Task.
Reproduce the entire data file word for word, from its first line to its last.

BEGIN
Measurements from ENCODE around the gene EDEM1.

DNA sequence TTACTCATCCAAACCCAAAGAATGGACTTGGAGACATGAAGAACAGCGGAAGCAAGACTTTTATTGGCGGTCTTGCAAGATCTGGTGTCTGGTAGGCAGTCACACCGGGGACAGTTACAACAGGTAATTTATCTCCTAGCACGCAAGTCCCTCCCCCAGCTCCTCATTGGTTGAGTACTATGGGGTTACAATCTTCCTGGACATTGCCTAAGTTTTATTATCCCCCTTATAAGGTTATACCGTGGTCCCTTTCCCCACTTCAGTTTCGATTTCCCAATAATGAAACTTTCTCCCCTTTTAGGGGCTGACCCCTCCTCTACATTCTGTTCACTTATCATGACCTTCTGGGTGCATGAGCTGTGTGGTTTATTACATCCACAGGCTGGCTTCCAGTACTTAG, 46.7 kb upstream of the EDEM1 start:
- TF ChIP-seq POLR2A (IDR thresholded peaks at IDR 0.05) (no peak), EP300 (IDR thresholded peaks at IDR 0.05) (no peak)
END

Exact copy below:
Measurements from ENCODE around the gene EDEM1.

DNA sequence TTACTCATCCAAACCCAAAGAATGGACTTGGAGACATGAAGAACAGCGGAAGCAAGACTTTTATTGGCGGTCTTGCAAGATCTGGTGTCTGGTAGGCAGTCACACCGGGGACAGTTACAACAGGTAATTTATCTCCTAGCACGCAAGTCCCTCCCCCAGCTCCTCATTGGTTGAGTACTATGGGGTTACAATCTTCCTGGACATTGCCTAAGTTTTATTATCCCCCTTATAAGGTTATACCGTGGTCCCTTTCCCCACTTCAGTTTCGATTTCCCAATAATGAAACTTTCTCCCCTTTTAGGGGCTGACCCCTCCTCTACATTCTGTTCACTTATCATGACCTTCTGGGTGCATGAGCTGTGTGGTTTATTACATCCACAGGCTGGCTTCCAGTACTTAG, 46.7 kb upstream of the EDEM1 start:
- TF ChIP-seq POLR2A (IDR thresholded peaks at IDR 0.05) (no peak), EP300 (IDR thresholded peaks at IDR 0.05) (no peak)